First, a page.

Helena Nelson
:
I love these little pamphlet-books from Salt. They are a pleasing shape—delightful to handle and read, and they contain just enough poetry to get a taste of a writer without being overwhelmed.

This is a taste of Claire Trévien and it’s a taste that made me want more. The author’s name suggests French connections and that expectation is not disappointed. The references to Rimbaud and Baudelaire are not light ones, the titles of three poems are in French, the hints and geography of Brittany (where the author was born) surge in and out. The poems feel European, rich in their sensations and allusions.

There’s a strong sense of playfulness (as there surely should be in a young writer), both in the variety of shapes and form on the page and in the delight in language. In Journée des Brouettes, for example, which plays games with musical terms:

.....Wring the flat’s neck, let the quavers weep,
.....
tweeze the Champ de Mars of its weak.

This is fun, and infectiously so, as is ‘His Story’, where the two stanzas form book-ends, one left justified, one right. The writing is sensuous, taut, takes you instantly to the location. In ‘Belleville’, where “Art boils and is thrown into the gutter”—

...................................Beggars want your grin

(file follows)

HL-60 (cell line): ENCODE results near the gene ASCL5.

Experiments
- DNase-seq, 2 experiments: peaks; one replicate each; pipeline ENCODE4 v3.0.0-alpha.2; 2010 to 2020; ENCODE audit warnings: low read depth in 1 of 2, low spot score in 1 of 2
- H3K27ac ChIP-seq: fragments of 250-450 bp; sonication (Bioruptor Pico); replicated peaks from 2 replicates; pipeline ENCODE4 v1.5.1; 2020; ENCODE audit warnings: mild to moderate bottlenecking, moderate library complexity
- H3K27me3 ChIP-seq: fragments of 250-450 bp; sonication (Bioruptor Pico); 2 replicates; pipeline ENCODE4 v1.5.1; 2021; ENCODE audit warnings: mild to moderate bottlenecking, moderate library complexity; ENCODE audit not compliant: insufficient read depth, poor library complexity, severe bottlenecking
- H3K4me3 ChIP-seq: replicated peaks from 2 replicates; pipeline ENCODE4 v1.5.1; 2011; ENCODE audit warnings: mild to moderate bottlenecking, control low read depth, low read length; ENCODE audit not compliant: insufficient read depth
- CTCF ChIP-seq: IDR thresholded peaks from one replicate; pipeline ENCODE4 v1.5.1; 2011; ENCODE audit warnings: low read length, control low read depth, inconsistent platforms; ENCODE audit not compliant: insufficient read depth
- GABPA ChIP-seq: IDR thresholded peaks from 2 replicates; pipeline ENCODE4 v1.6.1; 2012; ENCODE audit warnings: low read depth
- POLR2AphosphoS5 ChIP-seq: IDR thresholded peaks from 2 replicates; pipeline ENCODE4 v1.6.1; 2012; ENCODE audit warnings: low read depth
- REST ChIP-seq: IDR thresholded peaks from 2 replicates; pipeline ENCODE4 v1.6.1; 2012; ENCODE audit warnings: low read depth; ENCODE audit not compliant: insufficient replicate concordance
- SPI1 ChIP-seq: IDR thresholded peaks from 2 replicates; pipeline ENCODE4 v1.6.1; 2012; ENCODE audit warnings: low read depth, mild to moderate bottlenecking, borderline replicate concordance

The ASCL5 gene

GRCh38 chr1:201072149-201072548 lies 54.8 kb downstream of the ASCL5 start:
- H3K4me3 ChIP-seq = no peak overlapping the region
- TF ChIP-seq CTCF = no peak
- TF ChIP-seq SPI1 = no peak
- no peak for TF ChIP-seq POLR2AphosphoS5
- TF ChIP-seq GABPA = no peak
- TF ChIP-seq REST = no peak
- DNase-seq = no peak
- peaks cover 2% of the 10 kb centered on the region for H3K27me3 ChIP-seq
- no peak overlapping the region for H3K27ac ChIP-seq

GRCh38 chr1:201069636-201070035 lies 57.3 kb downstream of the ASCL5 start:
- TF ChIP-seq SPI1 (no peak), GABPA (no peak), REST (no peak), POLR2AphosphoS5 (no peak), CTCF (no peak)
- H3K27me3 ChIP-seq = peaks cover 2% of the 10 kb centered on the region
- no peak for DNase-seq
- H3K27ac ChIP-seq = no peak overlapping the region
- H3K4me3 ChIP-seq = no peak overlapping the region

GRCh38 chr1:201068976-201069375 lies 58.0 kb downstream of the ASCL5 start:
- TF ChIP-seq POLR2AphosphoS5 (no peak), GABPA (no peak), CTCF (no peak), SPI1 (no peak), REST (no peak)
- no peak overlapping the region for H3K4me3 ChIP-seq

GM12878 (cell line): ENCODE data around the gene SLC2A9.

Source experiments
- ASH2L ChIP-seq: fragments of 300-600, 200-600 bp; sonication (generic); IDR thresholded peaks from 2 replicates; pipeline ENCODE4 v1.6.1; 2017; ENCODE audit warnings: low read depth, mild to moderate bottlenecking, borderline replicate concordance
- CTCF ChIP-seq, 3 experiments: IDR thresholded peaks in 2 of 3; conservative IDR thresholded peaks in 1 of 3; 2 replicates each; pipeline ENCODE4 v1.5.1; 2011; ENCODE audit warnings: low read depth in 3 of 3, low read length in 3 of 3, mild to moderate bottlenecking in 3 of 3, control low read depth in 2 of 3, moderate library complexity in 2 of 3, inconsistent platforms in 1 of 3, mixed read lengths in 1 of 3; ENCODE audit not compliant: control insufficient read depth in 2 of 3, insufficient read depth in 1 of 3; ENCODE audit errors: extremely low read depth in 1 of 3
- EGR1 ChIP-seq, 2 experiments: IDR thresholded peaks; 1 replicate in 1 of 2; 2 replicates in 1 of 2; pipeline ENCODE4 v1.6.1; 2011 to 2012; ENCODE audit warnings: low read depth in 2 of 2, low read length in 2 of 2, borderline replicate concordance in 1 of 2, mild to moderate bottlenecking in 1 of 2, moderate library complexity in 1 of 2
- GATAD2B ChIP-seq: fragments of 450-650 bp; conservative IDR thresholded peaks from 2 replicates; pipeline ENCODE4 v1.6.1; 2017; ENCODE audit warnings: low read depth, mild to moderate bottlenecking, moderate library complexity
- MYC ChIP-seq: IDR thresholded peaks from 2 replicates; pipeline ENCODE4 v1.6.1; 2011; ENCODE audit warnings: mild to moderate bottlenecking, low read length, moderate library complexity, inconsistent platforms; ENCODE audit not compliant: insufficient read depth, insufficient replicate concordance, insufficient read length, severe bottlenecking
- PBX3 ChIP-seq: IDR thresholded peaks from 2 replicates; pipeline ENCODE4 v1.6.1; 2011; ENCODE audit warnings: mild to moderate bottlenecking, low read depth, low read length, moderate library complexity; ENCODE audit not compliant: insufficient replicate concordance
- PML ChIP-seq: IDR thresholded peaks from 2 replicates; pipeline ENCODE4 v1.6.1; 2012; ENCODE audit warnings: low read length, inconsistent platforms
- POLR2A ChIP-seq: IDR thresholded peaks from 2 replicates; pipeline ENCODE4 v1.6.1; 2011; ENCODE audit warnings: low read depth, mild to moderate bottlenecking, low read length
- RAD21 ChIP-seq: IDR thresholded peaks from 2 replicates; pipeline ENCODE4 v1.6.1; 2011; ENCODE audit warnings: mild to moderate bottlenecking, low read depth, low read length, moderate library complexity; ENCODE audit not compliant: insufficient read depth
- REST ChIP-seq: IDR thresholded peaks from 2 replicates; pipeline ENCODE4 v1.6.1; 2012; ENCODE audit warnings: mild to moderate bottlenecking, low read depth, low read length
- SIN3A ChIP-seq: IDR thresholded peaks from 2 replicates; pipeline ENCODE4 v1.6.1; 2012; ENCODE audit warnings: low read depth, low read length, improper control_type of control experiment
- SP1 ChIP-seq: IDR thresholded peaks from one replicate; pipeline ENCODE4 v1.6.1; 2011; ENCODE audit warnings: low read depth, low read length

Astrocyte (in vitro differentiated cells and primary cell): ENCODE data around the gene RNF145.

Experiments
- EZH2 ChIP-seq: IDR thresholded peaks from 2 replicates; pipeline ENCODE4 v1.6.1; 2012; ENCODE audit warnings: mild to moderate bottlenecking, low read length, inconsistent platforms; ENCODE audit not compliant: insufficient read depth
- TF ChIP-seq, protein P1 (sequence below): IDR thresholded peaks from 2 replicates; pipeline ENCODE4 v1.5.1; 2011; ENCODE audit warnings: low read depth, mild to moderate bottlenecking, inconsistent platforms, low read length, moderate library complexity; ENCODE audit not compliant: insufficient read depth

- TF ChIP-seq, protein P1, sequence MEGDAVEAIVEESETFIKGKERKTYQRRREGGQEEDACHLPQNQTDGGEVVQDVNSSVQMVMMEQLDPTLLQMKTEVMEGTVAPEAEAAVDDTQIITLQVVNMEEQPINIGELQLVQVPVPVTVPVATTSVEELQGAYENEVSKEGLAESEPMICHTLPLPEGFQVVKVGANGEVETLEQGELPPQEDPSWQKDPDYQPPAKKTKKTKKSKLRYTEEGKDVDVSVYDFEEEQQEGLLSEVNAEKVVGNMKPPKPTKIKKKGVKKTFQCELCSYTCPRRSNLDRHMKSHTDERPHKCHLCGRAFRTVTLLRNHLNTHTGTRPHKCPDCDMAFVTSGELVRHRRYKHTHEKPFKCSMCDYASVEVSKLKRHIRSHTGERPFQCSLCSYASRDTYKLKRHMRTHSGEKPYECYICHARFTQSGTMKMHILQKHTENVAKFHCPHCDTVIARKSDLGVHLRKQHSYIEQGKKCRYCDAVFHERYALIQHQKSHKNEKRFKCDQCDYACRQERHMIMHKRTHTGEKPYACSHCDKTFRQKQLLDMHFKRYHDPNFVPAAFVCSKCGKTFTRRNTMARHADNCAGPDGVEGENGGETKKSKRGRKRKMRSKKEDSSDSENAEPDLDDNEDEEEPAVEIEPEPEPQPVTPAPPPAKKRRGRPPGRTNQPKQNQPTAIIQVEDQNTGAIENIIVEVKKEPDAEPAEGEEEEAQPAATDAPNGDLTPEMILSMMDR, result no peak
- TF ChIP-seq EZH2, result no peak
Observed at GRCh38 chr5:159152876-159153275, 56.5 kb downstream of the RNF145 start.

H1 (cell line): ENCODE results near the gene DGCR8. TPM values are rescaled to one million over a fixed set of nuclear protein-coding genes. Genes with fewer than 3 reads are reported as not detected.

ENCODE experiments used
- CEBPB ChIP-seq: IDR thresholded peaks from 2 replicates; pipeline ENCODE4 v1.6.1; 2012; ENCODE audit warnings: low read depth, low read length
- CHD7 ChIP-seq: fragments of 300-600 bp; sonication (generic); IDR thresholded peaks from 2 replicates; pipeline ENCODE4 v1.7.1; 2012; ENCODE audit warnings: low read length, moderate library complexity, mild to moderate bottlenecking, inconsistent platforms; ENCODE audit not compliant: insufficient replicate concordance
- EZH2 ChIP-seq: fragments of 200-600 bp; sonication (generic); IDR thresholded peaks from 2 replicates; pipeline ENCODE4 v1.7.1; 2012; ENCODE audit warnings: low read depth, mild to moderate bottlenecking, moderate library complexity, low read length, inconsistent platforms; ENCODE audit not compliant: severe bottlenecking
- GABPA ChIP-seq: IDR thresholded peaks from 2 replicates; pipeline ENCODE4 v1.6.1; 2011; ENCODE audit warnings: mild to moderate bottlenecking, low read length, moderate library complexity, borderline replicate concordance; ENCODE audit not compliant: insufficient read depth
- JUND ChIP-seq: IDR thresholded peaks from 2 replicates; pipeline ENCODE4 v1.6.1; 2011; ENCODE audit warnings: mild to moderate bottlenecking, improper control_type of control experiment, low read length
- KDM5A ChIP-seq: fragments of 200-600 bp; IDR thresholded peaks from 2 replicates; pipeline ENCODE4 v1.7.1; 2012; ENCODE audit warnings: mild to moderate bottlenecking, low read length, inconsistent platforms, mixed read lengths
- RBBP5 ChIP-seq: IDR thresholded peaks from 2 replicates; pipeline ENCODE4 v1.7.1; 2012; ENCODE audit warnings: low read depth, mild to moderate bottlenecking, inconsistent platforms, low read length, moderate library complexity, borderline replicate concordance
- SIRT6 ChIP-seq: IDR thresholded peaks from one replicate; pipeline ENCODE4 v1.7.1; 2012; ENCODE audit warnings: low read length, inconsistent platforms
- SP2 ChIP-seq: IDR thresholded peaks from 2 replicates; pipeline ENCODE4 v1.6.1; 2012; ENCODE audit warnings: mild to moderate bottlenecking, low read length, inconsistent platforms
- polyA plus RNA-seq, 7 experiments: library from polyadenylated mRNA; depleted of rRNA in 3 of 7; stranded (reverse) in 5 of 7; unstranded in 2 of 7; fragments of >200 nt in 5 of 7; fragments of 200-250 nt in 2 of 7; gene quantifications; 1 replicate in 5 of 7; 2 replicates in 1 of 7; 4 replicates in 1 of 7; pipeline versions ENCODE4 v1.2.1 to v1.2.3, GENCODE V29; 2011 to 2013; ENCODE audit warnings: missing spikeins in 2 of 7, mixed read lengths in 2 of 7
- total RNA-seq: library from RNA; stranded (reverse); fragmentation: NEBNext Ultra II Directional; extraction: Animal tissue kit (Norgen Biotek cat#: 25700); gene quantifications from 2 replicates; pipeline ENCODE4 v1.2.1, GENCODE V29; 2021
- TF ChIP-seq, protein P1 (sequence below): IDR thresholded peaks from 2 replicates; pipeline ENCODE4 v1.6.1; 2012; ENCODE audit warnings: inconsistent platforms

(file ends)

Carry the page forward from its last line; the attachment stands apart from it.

......to light on their burnt-out eyes. Rue de Belleville’s
......shirt is open, neon lights winking through for
......Chinese joints and Turkish-Greek restaurants.
......Offside are the labyrinths, darkened and grim

......where minotaurs pulse from wall to wall
......their rum breath like a thread suspended
.....
above the groove of piss. You catch through
.....
a broken bottle the glint of Avalon.

Trévien does a fine and spirited gallop through history in ‘1789’, a lyrical visit to ‘The Launderette’ on the facing page, an evocative, nostalgic, sonnet in ‘Entrepreneurs’, a post WWII landscape in ‘Beg an Dorchenn’—some fabulous writing here.

I was least convinced by the longest poem, ‘Mère’. Twice hyphens seem have substituted for dashes, which was distracting, as was the proliferation of heavy square parentheses. Having said this, there are some potent intrigues in this poem—the father-daughter thing, the insistence of food, the crêperie. How I loved this bit:

.....
‘Aren’t you eating?’ A fork galloped
.....
across the table loaded with a mouthful.

These poems are alive and not to be missed. I am fascinated to see what Claire Trévien goes on to do.